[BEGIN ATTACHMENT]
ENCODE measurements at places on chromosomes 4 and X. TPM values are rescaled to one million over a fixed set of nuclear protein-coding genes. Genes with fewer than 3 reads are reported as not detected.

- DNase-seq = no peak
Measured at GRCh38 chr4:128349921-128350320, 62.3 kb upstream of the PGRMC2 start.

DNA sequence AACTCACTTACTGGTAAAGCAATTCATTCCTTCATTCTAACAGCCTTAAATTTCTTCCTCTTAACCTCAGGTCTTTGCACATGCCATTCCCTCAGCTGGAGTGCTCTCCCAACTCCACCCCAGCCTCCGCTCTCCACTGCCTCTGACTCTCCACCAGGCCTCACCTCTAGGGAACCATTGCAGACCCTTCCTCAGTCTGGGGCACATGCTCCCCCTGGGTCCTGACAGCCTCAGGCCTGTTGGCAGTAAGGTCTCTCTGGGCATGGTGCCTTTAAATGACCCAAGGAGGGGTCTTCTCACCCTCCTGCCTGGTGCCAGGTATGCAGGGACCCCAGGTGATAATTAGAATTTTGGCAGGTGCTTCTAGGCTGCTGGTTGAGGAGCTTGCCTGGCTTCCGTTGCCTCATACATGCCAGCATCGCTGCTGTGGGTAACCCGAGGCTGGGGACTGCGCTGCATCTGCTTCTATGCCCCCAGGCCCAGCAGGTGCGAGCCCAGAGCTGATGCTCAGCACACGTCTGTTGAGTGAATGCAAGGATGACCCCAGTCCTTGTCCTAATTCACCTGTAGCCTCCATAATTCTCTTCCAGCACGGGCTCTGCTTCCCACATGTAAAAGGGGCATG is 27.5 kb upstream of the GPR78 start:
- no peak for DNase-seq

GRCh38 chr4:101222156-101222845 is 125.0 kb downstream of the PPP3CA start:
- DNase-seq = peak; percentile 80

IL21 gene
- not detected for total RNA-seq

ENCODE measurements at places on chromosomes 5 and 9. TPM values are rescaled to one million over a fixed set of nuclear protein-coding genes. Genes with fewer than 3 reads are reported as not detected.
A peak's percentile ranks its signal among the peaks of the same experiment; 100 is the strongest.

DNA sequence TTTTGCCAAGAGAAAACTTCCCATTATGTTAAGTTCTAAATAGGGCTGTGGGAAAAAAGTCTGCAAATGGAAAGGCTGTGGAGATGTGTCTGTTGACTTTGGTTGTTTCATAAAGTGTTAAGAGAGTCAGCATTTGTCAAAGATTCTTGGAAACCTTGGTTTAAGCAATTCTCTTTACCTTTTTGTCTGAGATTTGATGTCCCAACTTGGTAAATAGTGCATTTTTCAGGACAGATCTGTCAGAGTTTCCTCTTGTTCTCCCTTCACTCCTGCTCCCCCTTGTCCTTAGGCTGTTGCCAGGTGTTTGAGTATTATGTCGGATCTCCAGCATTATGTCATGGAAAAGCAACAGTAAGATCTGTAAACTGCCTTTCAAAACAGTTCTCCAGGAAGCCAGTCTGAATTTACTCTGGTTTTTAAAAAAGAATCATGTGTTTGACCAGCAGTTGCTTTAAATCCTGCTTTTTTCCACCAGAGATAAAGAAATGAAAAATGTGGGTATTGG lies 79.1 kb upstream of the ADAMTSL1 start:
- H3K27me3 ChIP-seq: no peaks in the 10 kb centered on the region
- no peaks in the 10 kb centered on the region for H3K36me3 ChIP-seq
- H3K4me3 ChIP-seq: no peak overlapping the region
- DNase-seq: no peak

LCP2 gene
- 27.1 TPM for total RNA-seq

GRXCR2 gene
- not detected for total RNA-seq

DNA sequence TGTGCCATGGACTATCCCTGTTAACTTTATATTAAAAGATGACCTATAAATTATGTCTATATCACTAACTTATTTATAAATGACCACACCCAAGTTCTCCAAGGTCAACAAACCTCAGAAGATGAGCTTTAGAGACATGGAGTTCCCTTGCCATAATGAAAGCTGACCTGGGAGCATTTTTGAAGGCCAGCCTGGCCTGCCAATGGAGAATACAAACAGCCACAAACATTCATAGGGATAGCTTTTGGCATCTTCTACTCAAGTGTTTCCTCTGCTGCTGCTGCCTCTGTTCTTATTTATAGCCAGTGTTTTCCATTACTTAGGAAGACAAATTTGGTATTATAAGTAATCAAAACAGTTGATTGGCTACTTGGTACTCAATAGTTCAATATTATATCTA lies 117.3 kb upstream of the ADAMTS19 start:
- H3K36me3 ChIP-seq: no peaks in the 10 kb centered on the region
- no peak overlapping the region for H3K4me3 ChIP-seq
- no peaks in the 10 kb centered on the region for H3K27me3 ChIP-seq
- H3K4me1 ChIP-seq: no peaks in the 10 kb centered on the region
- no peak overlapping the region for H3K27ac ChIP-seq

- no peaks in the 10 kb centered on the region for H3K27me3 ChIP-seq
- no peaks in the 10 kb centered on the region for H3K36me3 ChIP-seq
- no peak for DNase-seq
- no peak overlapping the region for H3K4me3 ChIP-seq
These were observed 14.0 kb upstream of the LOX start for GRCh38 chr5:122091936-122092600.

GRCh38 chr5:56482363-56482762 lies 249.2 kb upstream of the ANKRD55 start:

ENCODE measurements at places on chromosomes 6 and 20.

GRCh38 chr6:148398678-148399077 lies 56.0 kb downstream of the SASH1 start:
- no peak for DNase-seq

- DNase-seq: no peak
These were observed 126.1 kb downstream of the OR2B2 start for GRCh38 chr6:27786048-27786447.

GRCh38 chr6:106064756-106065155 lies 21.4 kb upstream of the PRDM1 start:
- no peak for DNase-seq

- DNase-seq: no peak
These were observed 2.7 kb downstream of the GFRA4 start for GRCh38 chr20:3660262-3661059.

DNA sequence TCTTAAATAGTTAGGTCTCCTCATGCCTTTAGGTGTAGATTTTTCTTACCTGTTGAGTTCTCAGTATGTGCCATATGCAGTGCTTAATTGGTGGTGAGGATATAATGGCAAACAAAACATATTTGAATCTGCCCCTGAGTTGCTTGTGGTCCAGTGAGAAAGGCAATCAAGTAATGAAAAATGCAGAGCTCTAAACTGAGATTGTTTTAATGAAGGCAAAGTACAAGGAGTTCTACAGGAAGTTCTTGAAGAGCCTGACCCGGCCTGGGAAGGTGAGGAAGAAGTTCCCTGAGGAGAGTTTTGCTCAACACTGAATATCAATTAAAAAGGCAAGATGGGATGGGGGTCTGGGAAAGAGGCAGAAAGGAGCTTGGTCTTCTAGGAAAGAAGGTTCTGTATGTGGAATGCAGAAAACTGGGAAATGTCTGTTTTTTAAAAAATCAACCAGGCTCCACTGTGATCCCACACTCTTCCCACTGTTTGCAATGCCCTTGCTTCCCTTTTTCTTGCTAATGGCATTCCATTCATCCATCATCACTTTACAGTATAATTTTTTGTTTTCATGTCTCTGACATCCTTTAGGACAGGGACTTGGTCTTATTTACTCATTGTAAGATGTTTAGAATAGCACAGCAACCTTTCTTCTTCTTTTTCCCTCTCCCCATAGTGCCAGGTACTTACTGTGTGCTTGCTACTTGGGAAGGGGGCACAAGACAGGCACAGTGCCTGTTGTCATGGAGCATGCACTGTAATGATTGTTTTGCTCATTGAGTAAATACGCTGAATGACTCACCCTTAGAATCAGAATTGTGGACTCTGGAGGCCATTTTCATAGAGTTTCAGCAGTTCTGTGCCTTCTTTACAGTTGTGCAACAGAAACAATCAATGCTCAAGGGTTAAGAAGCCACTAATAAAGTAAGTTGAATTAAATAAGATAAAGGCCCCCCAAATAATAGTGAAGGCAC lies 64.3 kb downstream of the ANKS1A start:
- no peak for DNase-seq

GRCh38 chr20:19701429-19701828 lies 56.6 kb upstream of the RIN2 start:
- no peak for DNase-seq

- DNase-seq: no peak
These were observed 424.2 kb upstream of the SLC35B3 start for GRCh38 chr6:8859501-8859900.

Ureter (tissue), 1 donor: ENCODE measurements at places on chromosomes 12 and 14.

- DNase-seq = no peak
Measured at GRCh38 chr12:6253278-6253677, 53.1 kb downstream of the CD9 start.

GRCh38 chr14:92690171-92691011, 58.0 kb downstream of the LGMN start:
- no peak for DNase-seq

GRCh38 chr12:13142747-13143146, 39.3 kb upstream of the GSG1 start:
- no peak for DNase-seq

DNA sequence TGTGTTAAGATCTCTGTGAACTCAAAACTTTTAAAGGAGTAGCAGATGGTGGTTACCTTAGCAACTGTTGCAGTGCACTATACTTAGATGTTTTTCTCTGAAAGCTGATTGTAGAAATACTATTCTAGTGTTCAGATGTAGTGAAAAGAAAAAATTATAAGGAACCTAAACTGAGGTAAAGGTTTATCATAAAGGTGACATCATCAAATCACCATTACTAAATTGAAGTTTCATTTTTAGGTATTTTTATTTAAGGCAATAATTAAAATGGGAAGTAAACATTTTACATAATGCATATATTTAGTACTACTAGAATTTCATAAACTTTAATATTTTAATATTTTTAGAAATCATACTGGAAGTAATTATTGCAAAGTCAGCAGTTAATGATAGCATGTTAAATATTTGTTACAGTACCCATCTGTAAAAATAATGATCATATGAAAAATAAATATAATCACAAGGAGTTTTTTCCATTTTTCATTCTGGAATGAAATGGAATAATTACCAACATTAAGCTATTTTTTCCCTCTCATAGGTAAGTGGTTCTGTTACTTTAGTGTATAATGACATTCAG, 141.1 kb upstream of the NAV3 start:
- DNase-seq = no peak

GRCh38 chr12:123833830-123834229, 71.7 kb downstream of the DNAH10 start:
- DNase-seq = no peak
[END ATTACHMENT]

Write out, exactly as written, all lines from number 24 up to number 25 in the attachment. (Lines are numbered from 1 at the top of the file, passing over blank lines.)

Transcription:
- no peaks in the 10 kb centered on the region for H3K27me3 ChIP-seq
- H3K4me1 ChIP-seq: no peaks in the 10 kb centered on the region